Page Banner

United States Department of Agriculture

Agricultural Research Service

Research Project: BITING ARTHROPODS: SENSORY ECOLOGY AND SURVEILLANCE

Location: Mosquito and Fly Research Unit

Title: Evaluation of ULV and Thermal Fog Mosquito Control Applications in Temperate and Desert Environments

Authors
item Linthicum, Kenneth
item Britch, Seth
item Wynn, Willard -
item Walker, Todd -
item Farooq, Muhammad -
item Smith, Vincent -
item Robinson, Cathy -
item Lothrop, Branka -
item Snelling, Mellissa -
item Gutierrez, Arturo -
item Lothrop, Hugh -
item Wittie, Jeremy -

Submitted to: Meeting Abstract
Publication Type: Abstract Only
Publication Acceptance Date: February 28, 2010
Publication Date: March 28, 2010
Citation: Linthicum, K., Britch, S.C., Wynn, W.W., Walker, T., Farooq, M., Smith, V., Robinson, C., Lothrop, B., Snelling, M., Gutierrez, A., Lothrop, H., Wittie, J. 2010. Evaluation of ULV and Thermal Fog Mosquito Control Applications in Temperate and Desert Environments. Presentation at the 76th Annual Meeting of the American Mosquito Control Association in Lexington, Kentucky on March 28 - April 1, 2010; pg. 33.

Technical Abstract: Ultra low volume (ULV) and thermal fog aerosol dispersals of pesticides have been used against mosquitoes and other insects for half a century. Although each spray technology has advantages and disadvantages, only 7 studies have been identified that directly compare their performance in the field. US military personnel currently operating in hot-arid environments are affected by perpetual nuisance and disease vector insect problems, despite adulticide operations using modern pesticide delivery equipment such as ULV. None of the identified comparative studies has looked at the relative feasibility and efficacy of ULV and thermal fog equipment against mosquitoes in hot-arid environments. In this study we examine the impact of ULV and thermal fog applications of malathion and sumithrin against caged sentinel mosquitoes in the field in a warm temperate area of Florida, followed by a similar test in a hot-dry desert area of southern California. Patterns of mortality throughout 150 m x 150 m grids of sentinel mosquitoes indicate greater efficacy from the thermal fog application in both environments under suboptimal ambient weather conditions. We discuss the implications of these findings for future military preventive medicine activities and encourage further investigations into the relative merits of the two technologies for force health protection.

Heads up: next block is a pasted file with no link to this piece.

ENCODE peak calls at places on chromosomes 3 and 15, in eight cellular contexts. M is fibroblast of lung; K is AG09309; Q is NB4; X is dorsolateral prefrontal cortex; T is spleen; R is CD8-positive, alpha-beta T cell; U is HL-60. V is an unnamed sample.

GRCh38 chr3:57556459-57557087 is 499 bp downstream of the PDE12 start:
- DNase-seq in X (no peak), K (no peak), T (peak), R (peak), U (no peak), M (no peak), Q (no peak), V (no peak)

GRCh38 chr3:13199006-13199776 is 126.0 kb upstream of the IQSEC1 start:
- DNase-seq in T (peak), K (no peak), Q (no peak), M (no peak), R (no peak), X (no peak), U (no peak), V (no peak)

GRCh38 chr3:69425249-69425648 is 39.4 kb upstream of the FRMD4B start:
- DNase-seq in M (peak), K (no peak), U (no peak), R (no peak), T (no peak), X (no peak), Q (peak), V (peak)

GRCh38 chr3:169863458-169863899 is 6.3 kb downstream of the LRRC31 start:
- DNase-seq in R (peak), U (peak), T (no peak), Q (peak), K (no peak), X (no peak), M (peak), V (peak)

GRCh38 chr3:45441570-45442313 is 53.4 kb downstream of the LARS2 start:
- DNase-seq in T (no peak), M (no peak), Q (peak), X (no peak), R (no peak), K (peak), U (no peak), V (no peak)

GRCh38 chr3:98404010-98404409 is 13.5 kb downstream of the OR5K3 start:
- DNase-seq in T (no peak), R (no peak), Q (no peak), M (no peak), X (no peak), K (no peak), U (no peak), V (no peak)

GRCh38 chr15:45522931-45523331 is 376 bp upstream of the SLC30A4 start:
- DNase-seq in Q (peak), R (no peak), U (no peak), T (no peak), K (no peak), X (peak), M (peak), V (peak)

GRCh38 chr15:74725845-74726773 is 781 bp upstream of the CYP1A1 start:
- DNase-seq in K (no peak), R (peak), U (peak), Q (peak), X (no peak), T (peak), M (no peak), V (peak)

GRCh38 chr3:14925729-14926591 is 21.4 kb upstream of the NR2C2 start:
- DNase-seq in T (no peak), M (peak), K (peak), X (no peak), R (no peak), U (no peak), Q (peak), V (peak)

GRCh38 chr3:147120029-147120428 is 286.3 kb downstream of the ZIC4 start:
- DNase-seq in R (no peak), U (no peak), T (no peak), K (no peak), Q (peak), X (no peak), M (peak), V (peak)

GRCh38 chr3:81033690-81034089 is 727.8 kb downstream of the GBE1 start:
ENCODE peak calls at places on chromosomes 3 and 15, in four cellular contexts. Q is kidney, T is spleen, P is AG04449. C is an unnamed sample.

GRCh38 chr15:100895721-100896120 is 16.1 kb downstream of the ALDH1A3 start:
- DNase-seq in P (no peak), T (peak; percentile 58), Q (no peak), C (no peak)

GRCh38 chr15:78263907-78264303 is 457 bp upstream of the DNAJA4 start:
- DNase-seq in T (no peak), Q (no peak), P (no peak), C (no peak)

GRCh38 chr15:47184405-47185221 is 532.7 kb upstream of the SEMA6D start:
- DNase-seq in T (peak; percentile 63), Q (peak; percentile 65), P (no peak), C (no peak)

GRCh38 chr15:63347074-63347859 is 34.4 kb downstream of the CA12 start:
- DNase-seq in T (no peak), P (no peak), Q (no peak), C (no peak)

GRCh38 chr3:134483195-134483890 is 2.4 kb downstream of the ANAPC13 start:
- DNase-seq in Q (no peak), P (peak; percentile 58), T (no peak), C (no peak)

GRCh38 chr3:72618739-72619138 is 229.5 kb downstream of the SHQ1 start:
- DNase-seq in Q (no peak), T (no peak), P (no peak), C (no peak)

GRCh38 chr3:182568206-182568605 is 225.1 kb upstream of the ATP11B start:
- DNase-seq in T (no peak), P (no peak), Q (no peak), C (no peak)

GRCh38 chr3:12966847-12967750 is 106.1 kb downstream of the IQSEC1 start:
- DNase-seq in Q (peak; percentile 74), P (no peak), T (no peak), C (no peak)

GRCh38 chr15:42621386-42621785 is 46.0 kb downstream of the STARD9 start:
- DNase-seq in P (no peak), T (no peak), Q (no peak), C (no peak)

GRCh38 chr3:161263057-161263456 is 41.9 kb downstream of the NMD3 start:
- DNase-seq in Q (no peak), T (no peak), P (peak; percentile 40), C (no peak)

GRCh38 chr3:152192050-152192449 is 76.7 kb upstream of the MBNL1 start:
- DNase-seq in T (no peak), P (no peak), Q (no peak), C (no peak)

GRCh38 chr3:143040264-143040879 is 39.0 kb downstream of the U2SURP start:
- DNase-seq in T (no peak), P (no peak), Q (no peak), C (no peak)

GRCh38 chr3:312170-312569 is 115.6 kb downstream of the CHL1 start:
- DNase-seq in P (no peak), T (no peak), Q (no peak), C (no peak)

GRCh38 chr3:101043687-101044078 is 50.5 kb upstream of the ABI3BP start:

Last Modified: 9/22/2014
Footer Content Back to Top of Page